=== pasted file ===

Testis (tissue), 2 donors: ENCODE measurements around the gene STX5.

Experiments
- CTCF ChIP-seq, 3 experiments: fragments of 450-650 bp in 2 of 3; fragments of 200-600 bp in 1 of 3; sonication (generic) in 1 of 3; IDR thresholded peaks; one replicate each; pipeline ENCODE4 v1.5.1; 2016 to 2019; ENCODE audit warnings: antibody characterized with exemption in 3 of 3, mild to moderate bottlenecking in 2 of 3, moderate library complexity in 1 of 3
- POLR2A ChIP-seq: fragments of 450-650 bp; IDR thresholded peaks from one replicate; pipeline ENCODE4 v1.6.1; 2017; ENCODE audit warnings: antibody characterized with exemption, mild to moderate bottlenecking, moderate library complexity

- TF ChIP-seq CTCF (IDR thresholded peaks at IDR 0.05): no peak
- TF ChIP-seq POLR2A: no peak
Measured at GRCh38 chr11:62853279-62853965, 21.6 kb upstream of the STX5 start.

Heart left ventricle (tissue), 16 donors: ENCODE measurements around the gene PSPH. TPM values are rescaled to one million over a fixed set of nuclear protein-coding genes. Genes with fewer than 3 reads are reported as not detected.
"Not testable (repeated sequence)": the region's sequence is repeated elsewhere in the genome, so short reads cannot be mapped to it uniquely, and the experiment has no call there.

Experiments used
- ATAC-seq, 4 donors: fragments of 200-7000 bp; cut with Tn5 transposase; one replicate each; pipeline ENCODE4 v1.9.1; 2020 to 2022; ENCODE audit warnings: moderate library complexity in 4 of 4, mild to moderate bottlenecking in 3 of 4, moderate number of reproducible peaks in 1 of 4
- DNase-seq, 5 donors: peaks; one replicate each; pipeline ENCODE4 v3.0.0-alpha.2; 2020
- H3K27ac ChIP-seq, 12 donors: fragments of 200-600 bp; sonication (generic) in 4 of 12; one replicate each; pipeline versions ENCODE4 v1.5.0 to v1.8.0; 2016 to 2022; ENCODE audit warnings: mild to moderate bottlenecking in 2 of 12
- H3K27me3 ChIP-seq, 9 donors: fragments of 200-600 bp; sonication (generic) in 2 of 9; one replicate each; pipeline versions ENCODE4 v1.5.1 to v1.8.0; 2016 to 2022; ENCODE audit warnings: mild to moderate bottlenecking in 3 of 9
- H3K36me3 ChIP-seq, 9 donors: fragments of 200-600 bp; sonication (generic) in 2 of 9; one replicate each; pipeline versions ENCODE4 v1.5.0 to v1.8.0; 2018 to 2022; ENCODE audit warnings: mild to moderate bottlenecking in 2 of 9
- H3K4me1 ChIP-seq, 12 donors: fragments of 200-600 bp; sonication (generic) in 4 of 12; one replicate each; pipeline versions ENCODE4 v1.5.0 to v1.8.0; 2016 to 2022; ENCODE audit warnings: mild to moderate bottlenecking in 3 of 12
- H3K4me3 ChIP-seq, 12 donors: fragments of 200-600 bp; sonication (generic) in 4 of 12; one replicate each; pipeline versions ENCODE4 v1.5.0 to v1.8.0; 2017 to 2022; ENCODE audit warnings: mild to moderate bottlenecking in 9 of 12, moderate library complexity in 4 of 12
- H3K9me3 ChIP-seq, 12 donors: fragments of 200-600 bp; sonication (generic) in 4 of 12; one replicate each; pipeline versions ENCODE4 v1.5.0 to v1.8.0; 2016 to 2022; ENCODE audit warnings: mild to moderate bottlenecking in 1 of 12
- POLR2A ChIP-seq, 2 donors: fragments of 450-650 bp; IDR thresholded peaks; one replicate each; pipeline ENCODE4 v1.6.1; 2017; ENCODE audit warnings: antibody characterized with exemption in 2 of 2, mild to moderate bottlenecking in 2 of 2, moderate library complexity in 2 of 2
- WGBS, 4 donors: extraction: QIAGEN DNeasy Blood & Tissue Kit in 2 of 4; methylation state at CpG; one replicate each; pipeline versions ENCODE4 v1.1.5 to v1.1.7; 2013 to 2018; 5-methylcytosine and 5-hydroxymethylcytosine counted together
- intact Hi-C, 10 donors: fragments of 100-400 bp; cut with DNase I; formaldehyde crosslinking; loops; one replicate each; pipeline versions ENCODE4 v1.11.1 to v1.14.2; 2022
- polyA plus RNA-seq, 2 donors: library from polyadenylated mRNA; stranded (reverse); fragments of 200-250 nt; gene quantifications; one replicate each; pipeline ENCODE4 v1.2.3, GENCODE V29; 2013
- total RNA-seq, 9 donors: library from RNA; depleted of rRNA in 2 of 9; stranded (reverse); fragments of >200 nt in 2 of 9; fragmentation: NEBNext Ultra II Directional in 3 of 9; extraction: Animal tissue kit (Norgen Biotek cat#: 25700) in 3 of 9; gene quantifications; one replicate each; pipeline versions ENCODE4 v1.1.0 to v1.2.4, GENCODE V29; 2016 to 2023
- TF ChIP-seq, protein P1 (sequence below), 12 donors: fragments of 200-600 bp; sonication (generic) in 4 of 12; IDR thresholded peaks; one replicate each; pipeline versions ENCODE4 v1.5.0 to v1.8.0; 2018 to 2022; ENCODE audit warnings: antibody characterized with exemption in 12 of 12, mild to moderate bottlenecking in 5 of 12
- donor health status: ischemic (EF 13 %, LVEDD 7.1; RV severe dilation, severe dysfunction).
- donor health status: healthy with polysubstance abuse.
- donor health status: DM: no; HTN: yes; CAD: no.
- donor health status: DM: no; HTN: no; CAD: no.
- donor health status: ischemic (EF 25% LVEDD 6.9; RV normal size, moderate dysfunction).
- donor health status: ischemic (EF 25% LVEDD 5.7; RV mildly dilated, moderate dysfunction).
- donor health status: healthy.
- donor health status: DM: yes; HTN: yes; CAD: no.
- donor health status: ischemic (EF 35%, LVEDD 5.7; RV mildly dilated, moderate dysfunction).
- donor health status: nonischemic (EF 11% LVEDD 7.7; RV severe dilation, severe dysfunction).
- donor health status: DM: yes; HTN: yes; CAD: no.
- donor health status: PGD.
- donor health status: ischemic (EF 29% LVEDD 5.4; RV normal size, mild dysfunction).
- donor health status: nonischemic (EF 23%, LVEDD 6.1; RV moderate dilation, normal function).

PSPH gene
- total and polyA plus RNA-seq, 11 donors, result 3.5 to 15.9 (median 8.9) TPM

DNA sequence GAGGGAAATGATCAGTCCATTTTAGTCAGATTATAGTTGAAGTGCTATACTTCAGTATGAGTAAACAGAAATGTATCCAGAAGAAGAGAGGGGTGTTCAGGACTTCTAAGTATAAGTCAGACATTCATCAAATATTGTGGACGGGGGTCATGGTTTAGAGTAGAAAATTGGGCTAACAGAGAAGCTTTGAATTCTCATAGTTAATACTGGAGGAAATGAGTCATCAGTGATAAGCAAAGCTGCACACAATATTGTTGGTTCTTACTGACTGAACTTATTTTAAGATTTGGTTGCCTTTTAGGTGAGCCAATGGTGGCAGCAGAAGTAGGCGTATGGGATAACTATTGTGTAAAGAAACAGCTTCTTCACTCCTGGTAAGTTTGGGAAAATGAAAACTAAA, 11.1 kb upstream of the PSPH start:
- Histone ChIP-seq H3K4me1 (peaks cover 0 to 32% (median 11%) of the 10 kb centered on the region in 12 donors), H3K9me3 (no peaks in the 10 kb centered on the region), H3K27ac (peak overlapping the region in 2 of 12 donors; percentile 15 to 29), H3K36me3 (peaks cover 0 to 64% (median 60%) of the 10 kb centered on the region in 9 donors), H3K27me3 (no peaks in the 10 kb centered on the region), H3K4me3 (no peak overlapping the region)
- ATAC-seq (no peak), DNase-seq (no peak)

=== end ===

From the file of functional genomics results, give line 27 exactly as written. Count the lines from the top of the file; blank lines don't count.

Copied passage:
- donor health status: DM: no; HTN: yes; CAD: no.